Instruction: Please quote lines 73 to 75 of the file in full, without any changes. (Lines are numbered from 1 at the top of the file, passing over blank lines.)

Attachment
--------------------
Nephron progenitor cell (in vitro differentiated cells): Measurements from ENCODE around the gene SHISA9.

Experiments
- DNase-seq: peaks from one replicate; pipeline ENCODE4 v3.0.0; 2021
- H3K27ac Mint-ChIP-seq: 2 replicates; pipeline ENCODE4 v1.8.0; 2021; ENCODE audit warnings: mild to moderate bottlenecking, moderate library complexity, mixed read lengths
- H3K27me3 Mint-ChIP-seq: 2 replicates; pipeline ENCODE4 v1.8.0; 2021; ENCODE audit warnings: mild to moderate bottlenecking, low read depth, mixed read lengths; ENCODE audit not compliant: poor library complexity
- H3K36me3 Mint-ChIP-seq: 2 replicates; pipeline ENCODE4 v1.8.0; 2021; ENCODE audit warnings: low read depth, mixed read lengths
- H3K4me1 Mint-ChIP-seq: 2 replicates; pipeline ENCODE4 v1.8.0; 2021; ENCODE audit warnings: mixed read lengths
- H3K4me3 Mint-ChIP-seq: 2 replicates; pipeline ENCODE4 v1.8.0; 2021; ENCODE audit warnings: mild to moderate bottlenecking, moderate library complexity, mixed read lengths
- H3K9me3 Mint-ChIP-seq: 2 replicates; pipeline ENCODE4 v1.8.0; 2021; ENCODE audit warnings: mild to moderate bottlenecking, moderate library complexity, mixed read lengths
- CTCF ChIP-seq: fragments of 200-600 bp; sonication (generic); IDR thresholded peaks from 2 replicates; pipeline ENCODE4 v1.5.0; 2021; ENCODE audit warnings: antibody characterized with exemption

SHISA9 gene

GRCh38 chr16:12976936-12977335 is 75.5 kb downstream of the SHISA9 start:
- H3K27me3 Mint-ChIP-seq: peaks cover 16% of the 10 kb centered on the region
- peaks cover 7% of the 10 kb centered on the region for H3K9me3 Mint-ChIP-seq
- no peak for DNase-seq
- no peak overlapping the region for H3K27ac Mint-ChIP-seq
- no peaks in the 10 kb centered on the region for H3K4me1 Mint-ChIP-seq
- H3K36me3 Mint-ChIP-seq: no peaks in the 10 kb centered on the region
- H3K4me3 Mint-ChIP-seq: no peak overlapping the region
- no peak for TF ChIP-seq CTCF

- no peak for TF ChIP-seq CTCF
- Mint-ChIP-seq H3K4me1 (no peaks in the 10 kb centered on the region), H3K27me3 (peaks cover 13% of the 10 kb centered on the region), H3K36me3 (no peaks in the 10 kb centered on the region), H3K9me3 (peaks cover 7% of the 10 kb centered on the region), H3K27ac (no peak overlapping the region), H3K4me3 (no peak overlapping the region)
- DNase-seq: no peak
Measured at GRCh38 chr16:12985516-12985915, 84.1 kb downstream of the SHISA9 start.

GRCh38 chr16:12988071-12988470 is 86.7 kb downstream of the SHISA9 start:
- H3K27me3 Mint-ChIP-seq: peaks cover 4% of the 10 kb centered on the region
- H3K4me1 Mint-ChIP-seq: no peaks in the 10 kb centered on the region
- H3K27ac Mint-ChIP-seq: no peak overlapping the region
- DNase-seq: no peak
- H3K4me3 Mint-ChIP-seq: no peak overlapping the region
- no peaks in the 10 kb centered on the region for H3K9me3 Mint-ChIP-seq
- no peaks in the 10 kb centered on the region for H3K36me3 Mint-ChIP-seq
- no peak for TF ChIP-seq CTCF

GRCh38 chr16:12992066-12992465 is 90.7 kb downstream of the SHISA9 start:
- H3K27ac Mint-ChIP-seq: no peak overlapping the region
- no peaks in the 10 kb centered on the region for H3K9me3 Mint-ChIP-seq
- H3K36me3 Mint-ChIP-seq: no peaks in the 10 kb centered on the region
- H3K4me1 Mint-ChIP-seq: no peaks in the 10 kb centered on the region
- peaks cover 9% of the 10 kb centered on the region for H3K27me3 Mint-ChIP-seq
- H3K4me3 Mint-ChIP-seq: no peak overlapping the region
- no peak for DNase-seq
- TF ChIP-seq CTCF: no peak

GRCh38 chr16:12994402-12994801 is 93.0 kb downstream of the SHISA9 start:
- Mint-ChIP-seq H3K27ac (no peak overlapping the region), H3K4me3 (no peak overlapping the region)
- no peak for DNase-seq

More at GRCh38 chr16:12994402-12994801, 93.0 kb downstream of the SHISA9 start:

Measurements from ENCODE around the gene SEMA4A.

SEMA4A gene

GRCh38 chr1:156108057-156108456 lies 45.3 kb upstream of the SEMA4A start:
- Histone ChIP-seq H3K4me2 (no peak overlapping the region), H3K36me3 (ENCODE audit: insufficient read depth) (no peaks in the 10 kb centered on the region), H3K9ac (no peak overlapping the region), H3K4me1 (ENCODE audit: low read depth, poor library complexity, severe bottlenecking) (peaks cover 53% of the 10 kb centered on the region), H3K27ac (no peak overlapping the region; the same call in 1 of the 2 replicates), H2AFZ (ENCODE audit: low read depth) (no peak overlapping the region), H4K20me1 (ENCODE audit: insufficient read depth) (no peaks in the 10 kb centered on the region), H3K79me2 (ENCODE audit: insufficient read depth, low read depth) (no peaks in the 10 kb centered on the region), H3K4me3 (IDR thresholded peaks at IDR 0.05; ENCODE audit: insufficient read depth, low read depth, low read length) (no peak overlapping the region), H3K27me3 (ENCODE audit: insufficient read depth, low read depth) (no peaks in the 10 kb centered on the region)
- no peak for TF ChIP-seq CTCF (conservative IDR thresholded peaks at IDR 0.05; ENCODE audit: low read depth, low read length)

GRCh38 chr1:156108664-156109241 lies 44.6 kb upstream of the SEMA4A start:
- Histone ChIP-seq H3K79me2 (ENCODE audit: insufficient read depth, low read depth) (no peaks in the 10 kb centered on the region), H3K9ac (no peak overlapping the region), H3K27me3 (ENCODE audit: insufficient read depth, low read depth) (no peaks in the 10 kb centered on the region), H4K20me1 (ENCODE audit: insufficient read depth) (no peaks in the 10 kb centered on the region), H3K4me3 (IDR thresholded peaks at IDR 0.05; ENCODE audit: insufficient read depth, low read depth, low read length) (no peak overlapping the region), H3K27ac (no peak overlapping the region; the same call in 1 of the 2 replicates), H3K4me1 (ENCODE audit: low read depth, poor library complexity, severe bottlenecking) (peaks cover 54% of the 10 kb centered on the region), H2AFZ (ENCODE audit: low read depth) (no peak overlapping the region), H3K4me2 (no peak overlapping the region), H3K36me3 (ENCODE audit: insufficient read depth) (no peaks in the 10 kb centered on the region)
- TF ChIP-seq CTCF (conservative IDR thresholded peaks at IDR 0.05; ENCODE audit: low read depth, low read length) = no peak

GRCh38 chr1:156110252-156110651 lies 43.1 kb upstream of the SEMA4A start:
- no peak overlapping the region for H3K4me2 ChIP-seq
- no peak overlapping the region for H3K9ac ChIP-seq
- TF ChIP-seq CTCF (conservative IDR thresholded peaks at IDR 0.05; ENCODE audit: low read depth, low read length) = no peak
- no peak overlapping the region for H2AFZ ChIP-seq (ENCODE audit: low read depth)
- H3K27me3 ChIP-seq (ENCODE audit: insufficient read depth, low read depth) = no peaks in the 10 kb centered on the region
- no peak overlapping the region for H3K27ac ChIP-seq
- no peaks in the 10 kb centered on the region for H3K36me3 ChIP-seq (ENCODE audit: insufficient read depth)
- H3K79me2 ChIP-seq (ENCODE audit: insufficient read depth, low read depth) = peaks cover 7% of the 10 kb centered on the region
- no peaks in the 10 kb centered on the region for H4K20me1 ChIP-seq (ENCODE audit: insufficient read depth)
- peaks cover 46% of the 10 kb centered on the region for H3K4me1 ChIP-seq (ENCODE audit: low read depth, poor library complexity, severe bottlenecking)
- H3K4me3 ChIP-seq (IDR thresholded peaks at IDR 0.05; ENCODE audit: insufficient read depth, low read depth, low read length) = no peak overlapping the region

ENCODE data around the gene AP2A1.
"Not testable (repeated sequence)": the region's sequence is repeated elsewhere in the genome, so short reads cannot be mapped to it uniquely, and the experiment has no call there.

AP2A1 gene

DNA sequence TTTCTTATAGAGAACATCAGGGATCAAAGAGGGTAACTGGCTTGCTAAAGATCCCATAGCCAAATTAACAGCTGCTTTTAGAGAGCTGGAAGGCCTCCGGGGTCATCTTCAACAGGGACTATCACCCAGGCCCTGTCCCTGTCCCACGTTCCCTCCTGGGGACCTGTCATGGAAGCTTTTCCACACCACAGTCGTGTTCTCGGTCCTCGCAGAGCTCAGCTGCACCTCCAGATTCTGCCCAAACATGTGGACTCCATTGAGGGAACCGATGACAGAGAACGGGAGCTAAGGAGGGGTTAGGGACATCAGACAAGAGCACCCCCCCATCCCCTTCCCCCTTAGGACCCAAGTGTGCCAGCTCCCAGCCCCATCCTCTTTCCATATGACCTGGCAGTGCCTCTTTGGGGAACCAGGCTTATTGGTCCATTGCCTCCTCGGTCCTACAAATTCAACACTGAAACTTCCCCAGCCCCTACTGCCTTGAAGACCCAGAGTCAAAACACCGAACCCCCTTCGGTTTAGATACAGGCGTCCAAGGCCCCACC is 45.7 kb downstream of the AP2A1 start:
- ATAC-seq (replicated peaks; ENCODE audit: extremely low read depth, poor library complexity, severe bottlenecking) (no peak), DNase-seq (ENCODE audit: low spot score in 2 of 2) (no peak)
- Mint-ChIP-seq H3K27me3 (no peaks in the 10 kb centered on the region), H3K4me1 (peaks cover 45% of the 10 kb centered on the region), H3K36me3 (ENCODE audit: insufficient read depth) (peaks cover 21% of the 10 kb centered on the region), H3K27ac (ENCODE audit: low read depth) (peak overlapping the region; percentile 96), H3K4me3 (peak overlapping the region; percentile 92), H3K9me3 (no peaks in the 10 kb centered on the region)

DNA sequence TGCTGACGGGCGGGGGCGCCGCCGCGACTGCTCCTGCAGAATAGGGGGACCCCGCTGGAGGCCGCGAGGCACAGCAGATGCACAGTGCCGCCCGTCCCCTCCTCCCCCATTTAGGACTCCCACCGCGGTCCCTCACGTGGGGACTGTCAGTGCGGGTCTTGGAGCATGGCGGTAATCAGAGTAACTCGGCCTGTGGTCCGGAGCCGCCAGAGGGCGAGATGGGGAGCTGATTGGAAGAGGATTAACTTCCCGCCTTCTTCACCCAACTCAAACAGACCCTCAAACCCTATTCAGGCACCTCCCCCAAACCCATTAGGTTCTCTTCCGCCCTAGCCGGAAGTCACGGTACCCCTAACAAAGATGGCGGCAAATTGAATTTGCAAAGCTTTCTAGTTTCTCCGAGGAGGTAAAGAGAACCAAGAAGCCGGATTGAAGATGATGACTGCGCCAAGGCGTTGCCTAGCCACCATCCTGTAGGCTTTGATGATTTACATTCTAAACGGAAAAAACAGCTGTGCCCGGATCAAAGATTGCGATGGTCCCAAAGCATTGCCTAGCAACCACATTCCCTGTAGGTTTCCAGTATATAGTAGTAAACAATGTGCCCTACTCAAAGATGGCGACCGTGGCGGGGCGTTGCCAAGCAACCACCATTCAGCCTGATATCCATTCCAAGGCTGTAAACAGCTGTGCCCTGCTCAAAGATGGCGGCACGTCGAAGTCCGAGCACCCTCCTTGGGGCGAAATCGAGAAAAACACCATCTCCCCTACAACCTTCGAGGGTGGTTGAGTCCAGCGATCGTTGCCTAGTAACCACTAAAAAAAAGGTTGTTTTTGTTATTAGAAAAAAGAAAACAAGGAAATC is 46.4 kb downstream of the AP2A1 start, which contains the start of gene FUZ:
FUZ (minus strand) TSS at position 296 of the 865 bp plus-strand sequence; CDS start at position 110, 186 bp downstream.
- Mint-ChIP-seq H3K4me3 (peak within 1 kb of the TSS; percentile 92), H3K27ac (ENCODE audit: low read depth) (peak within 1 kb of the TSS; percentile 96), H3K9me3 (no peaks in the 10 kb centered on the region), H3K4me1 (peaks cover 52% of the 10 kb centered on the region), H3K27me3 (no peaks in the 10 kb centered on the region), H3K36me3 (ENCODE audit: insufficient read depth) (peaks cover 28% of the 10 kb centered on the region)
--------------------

DNA sequence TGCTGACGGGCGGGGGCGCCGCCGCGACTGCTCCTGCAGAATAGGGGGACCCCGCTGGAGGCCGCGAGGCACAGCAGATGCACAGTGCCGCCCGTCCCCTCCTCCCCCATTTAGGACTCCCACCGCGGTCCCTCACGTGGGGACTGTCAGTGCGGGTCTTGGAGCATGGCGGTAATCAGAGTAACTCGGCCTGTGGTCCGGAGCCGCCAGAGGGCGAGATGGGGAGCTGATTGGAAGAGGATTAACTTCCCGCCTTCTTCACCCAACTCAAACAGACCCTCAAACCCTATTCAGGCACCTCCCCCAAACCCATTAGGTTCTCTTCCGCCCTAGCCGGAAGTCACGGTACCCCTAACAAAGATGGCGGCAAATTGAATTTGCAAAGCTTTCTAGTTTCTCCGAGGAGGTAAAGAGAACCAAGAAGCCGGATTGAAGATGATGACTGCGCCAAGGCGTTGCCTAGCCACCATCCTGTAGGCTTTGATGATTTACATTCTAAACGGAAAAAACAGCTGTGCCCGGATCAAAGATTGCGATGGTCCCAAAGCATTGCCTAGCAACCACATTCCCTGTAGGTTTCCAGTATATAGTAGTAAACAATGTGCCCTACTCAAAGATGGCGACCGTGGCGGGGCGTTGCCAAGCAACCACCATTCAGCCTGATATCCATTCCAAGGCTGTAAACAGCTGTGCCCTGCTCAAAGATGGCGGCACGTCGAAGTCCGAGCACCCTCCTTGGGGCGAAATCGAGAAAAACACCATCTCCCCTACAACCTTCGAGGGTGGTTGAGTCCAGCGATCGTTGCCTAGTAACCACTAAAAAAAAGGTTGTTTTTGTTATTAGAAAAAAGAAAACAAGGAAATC is 46.4 kb downstream of the AP2A1 start, which contains the start of gene FUZ:
FUZ (minus strand) TSS at position 296 of the 865 bp plus-strand sequence; CDS start at position 110, 186 bp downstream.
- Mint-ChIP-seq H3K4me3 (peak within 1 kb of the TSS; percentile 92), H3K27ac (ENCODE audit: low read depth) (peak within 1 kb of the TSS; percentile 96), H3K9me3 (no peaks in the 10 kb centered on the region), H3K4me1 (peaks cover 52% of the 10 kb centered on the region), H3K27me3 (no peaks in the 10 kb centered on the region), H3K36me3 (ENCODE audit: insufficient read depth) (peaks cover 28% of the 10 kb centered on the region)